The Campaign for America’s Future expected their conference to be a launching pad for an American Dream Movement that would be a counterpart to the Tea Party, a left populist movement that would branch out across the country. And that movement has built itself up over the past couple months, and was in part responsible for the invisible town hall revolution over August.

But CAF found itself caught by an organic protest movement, a disparate movement organized by a simple theme, an expression of the feeling of mass injustice. Nobody on the left was totally prepared for #OccupyWallStreet, which sprung up on its own. But the groups that have been organizing in similar ways and with a similar theme were more than prepared to support it.

The spirit of #OccupyWallStreet has given a booster shot to this Take Back the American Dream Conference, which last year was completely moribund. The first session at the conference was a paean to #OccupyWallStreet, with video from New York City (the live feed crashed, unfortunately) and even one organizer who camped out in Zuccotti Park speaking. “If we demand something from Wall Street, we’re telling them that they have the power, but we do,” said the organizer from the Working Families Party in New York.

“They went down there to the scene of the crime against our future,” said Van Jones at his keynote address, in admiration of the #OccupyWallStreet protesters. “They’ve been beaten, they’ve been pepper sprayed, they’ve been falsely arrested, but they never broke their discipline. They told the police officers who were arresting them, we are the 99%, we’re fighting for you, we’re fighting for your pensions too.”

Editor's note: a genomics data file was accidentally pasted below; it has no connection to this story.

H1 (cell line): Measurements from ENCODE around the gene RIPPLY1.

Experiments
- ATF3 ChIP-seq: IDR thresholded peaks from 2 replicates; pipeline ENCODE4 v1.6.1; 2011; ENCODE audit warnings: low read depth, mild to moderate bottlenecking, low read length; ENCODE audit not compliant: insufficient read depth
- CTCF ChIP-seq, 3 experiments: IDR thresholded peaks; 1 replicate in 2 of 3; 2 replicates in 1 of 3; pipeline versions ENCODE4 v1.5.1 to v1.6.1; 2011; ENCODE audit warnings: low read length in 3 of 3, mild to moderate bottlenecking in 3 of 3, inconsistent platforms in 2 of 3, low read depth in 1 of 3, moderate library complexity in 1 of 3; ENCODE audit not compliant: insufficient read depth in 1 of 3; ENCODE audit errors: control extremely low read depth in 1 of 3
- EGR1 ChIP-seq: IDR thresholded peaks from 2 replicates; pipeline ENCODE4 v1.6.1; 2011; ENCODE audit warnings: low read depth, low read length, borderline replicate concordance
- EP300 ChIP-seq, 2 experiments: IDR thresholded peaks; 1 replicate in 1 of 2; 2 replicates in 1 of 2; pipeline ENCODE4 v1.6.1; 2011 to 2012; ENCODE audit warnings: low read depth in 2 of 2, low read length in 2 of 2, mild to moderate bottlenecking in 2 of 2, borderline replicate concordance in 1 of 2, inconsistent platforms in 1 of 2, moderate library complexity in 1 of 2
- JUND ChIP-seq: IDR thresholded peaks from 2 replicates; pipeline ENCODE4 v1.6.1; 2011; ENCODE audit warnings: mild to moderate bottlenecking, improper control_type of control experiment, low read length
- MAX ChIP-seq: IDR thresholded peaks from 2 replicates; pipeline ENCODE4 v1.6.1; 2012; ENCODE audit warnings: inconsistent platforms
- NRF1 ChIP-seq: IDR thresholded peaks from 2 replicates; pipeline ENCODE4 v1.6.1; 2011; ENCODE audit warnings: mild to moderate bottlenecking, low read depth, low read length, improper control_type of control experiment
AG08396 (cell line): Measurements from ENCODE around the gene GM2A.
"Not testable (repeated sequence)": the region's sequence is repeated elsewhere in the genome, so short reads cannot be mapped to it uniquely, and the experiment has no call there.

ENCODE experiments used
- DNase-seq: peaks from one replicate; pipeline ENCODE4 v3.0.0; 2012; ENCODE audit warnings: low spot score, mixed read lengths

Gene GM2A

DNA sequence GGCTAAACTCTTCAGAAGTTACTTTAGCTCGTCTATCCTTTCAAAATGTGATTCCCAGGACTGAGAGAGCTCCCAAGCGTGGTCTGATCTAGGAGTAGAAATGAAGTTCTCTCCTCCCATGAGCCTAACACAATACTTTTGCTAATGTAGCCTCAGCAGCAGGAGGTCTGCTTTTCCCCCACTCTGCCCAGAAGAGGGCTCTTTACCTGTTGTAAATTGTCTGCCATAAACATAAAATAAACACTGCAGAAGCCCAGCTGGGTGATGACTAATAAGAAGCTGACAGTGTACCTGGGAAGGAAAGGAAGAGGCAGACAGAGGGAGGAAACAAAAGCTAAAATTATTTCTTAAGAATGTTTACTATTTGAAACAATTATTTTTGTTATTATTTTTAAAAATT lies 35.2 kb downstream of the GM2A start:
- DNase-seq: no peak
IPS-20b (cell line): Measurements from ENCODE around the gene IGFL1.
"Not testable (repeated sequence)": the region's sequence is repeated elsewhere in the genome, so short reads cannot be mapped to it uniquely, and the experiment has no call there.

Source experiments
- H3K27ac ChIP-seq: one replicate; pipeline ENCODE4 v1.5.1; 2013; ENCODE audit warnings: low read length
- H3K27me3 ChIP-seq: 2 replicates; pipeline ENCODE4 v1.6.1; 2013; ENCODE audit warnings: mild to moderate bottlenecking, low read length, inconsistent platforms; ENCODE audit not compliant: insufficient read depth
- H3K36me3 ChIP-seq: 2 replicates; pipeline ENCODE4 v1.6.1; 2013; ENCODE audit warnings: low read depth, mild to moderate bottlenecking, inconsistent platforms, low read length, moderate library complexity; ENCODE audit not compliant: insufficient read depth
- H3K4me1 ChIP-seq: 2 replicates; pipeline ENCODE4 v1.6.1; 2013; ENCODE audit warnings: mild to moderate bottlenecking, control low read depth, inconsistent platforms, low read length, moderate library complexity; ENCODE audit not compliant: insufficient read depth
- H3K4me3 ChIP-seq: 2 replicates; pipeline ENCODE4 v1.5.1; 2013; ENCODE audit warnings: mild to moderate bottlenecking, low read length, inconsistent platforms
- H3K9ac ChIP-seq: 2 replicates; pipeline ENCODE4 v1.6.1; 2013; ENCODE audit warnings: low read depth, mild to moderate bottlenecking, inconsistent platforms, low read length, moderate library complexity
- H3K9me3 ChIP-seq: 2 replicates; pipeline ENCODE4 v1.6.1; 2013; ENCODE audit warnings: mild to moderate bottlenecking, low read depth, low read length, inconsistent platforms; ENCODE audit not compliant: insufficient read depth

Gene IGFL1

“Something’s happening in America. Don’t you give up on this movement!” Jones concluded.

This conference has almost been rearranged on the fly to accommodate #OccupyWallStreet. There’s a pre-planned march on the Capitol for jobs set for Wednesday. But organizers are pushing people to visit #OccupyKStreet and #OccupyDC, offshoots of the occupation movement. The organizers have been reportedly careful not to be seen as co-opting the movement, but celebrating it.

When Jones announced from the stage that Marines were coming to Wall Street to protect the occupiers, the loudest sustained cheers came from a crowd, seemingly desperate for something to give them hope.

Bob Borosage hailed the Wall Street protests as “a politics that’s disruptive,” adding that “The kids in Occupy Wall street gave us a taste of that.”

The only possibly off key note came from Donna Edwards (D-MD), the progressive liaison from the DCCC, who gave a well-received speech, but one that was wrapped in an electoral message. “We gotta return the gavel to people who understand what to do with it,” said Edwards, and that’s not untrue. But more of the messages in the first half of this conference had no electoral focus at all. They were strongly progressive, populist messages about building a movement, and building off the energy and, yes, the anger of #OccupyWall Street. Van Jones even referenced Richard Nixon, and the environmental policies he signed into law. “You can have a crappy president, if you have a strong movement to get the job done,” Jones said.

That’s the feeling here from the overflow crowd. It has more to do with getting in the streets than getting into the polling place.